The Ethics of Saying No

| June 2017
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I had the opportunity to take part in a panel discussion on democracy promotion at the Foreign Policy Research Institute, which got me to thinking about the ethics of “saying no”–that is, when should the ethical statesperson or policymaker be prepared to refuse requests for action on the grounds that aid cannot credibly be rendered and/or any intervention could conceivably make the situation worse. This line of thought was brought about by our discussion of “democracy triage”: that limited resources and efforts should best be concentrated in those situations where U.S. or Western action has a good chance of achieving its objectives. By definition, triage means other applicants for assistance will, of necessity, be denied, no matter how poignant their pleas for help. As with globalization, democracy triage has both winners and losers.

Saying no can be very difficult when someone advances a moral claim based on an appeal to values or universal human rights, but policymakers must balance competing and sometimes contradictory moral imperatives. Armed resistance to the Soviet Union continued in the Baltic States and Western Ukraine into the early 1950s, but these demands for self-determination and consequent appeals for help to the West (as with the Hungarian revolutionaries in 1956) had to be balanced against the risks of provoking a Third World War with atomic weapons in the mix. The West found it easier to agitate and pressure the USSR to respect human rights, and, of course, once the Soviet Union was in an advanced state of disintegration, the United States could recognize Baltic and Ukrainian self-determination no matter Moscow’s preferences.

Watching events in Syria over the past six years, at what point should the West have made it clear it was not prepared to intervene on behalf of the opposition? Policymakers hemmed and hawed, with talk about red lines and political solutions, but saying no–that the costs and risks of intervention were not going to be borne–never happened, leaving the rebel groups to continue to hope that one day, the long-awaited cavalry might ride over the horizon. (The latest exercise in wishful thinking came about this spring, when the Trump administration fired a salvo of cruise missiles at a Syrian airbase after a chemical weapons attack in Idlib.) Making it clear much earlier that no meaningful regime change intervention was in the cards might have allowed for a settlement, or perhaps rebel leaders and fighters could have been evacuated and resettled along the lines of what was done for contra fighters in the late 1980s. It would have represented a disappointment and setback for the cause of democratization, but it might have diminished the horrific bloodshed and limited chances for radicalization.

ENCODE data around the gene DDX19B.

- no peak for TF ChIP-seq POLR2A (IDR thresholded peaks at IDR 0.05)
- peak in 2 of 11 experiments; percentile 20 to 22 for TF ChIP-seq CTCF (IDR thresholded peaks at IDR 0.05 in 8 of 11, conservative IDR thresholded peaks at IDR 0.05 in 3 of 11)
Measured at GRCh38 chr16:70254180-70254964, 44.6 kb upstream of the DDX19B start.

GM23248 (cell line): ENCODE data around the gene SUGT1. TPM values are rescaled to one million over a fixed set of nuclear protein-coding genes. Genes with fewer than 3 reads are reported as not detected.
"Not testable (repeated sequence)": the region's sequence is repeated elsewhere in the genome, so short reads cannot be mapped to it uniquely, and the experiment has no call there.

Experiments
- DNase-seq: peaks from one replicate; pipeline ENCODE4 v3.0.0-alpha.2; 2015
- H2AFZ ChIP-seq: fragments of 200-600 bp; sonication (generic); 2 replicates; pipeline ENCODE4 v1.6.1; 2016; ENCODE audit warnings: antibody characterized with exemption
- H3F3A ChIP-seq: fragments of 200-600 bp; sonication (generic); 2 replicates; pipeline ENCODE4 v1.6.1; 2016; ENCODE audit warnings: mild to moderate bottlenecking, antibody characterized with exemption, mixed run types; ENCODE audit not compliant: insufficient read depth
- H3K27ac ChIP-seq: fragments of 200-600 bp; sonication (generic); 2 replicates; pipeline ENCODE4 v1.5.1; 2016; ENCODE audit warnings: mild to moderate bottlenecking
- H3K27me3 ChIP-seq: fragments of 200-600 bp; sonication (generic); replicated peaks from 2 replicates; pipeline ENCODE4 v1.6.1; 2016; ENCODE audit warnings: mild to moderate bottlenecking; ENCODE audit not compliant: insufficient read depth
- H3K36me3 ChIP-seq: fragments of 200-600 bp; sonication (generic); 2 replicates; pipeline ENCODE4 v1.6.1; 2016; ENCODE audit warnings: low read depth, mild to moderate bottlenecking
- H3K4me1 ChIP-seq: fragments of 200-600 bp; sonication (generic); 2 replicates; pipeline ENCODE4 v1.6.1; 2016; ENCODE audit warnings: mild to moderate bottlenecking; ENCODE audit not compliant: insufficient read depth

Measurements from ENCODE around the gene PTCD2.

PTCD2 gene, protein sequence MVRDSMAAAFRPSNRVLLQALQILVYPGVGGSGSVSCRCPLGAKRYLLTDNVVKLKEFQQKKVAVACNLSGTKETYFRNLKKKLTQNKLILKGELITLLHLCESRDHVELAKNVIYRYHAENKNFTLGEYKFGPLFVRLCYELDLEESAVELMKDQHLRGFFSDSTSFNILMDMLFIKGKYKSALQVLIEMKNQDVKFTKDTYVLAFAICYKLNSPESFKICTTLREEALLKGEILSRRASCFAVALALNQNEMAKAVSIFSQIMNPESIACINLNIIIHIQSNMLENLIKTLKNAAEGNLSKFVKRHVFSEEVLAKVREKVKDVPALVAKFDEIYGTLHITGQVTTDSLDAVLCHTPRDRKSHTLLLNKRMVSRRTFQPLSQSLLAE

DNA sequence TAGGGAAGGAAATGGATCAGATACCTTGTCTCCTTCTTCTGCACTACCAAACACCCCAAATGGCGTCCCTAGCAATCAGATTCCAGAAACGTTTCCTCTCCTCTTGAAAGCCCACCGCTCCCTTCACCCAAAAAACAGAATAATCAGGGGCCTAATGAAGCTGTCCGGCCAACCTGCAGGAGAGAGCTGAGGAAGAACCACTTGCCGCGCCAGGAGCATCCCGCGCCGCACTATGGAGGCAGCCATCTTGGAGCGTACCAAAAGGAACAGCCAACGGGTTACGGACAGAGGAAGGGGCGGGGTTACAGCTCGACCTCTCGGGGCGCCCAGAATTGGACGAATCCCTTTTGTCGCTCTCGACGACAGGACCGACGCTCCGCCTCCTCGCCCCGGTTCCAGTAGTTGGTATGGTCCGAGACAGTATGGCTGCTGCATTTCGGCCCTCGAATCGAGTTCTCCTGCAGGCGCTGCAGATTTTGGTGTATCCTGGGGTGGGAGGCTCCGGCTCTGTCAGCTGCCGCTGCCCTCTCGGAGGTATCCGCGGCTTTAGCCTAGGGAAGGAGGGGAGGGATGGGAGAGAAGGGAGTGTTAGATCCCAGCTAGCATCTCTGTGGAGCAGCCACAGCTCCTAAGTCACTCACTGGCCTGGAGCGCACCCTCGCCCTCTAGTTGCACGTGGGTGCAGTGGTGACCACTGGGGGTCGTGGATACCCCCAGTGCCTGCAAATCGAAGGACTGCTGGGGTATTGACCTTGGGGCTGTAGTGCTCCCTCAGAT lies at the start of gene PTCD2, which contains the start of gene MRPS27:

Saying no is a realization of the limits of power, and is rooted in the just war tradition where the assessment of likely success forms part of the moral calculus of any action. Hans Morgenthau’s emphasis on prudence as the highest moral standard of the policymaker also feeds into this approach. Recklessness in the service of liberty and morality is no virtue.

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  1. Nikolas Gvosdev says:

    A reminder from the archives … Alan Kuperman’s observations from 1998:

    This dynamic has repeated itself so frequently that it’s become familiar. First, an oppressive government discriminates against a subordinate group within its borders. Initially, the group does not rise up because it knows that doing so will lead to its slaughter. The group then gets the attention of Western human-rights advocates and the media, who pressure the United States and/or other Western nations to issue warnings to the oppressive government, with hints of further action if it does not relent. The group infers optimistically from this rhetoric that the West will come to its aid if it provokes a violent government crackdown, and therefore escalates its insurgency. The government, realizing that henceforth the group represents a threat to its continued authority, chooses to eliminate the group from the territory through genocide or ethnic cleansing. Westerners, afraid of risking casualties or compromising higher interests, do not deploy troops until violence subsides, prompting the human-rights groups to decry the feeble response. American officials later say they should have intervened sooner.